“Plants and animals separated from the mainland evolved their own unique characteristics,” Martin says.
|Florida’s scrub is home to 45 protected wildlife species and more than 30 rare plants.|
To the untrained eye, the scrub looks like a forest of tiny proportions—chest-high brush tucked amid dinosaur-sized sand dunes. Looking deeper into the vegetation and shifting soil, there lays a world unlike any other. About 45 state or federally protected wildlife species and more than 30 rare plants, including a species of scrub mint, call the area home. The threatened scrub jay—Florida’s only endemic bird—finds shelter amid the brambly brush; the threatened sand skink swims through the sand out of sight like a legless lizard; the gopher tortoise digs a burrow that may be used by up to 300 other species; and the extremely rare yellow-blooming Avon Park harebell clusters in the three lone populations left in the world.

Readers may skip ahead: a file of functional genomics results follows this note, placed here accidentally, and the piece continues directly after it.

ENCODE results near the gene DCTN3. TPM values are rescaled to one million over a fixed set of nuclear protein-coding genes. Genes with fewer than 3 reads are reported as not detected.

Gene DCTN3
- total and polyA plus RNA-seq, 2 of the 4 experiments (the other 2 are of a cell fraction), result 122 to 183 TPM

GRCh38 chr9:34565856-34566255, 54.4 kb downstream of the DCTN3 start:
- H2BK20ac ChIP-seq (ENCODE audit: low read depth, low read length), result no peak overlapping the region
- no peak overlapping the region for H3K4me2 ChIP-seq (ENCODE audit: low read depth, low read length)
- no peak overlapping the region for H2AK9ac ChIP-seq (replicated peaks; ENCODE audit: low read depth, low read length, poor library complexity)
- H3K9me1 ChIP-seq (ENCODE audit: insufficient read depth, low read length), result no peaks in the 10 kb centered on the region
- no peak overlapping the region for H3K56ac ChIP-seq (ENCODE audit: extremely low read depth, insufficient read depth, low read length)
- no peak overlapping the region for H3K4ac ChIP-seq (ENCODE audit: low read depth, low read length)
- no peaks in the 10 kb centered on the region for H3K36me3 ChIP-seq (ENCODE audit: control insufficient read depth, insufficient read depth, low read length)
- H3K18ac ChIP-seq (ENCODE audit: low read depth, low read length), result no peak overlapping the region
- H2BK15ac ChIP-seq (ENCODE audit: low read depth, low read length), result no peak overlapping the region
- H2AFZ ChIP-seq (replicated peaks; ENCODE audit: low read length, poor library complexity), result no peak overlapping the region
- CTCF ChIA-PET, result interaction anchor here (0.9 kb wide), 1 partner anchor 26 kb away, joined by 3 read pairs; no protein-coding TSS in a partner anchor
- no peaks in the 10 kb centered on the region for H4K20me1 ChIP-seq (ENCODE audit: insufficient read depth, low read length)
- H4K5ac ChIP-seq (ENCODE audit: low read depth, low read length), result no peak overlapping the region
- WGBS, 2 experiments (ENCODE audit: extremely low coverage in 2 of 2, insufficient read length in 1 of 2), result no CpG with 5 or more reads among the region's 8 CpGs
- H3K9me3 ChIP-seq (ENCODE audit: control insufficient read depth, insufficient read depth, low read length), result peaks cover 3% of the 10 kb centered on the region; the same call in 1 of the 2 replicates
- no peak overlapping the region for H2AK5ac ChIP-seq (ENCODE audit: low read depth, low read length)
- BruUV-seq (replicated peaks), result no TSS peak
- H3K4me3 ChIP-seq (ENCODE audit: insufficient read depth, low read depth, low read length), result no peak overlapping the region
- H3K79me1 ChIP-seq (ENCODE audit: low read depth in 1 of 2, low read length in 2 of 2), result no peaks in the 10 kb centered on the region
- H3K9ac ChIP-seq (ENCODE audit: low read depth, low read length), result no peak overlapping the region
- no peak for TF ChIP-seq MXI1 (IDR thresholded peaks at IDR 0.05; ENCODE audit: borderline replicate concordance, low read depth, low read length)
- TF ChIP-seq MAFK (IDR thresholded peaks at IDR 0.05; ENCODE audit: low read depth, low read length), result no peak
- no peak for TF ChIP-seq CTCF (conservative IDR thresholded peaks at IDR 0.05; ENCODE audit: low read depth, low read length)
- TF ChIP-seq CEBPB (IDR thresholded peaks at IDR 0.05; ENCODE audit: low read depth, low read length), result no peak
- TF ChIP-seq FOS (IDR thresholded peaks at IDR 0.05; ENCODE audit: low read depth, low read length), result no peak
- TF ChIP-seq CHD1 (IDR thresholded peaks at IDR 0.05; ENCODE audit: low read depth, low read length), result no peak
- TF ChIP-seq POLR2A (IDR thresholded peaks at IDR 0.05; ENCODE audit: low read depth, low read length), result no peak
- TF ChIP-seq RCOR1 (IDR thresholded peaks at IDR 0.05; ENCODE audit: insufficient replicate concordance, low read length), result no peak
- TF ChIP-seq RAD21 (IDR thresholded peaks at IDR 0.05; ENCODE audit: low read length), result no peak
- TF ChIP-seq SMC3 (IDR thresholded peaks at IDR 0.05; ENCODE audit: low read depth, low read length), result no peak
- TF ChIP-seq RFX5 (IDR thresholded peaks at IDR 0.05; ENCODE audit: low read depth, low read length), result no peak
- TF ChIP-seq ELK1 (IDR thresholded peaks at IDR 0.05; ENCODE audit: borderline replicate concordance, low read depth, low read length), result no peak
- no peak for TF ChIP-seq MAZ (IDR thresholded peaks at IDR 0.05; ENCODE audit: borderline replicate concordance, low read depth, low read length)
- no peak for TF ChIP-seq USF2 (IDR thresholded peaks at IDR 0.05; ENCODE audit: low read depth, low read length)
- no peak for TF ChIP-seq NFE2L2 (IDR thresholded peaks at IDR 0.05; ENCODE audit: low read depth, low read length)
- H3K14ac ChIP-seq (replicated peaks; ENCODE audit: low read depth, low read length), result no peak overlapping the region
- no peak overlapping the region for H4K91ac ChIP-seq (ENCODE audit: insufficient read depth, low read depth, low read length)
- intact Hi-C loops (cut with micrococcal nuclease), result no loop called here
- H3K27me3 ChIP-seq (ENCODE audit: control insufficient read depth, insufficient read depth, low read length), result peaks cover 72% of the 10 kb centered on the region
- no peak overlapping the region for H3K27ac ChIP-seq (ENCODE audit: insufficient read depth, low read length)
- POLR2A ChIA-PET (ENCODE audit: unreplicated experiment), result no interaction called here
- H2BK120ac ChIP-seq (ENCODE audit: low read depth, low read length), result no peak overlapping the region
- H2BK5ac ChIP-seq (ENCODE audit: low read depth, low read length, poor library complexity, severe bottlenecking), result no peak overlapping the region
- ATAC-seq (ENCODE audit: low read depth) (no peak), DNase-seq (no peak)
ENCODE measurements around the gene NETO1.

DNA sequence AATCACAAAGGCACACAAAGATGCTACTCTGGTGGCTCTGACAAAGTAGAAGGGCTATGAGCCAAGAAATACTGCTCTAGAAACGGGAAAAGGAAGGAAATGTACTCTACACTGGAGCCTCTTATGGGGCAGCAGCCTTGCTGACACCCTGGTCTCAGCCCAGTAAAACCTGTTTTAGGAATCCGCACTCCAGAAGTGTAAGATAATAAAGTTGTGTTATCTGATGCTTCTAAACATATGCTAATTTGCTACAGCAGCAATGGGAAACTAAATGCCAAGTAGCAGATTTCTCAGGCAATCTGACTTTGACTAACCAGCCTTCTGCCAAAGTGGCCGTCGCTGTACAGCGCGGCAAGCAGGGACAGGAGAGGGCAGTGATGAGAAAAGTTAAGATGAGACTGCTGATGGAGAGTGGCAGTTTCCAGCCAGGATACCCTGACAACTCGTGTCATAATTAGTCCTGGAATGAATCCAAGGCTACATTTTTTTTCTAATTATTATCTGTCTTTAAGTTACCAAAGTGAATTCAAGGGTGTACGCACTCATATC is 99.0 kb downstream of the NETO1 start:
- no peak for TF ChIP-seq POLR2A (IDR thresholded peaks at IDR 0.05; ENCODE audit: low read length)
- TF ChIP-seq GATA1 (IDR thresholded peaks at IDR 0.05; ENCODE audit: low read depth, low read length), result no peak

“Continuing loss, fragmentation and degradation of scrub habitat has resulted in a decline of greater than 90% of the original pre-settlement population of Florida scrub jays,” according to the Florida Natural Areas Inventory. The species is one that lives in families, with siblings helping to raise younger offspring.
More than 200 lakes dot the quick-draining sandy region as well, putting the area’s water quality at high risk for nitrates and pesticides, found in elevated amounts in groundwater and lake water. The U.S. Geological Survey calls the 10-mile-wide strip “extremely vulnerable to contamination,” despite efforts in the 1980s and ’90s to create Ridge-specific restrictions on the use of agricultural chemicals.
Conservation groups such as The Nature Conservancy and local, state and federal wildlife officials have worked together in recent years to save land not yet lost to farming and, more recently, homebuilding. Conservation land purchases and an increase in conservation easements, which allow landowners to use the land but restrict developing it further, have moved forward despite skyrocketing real estate costs.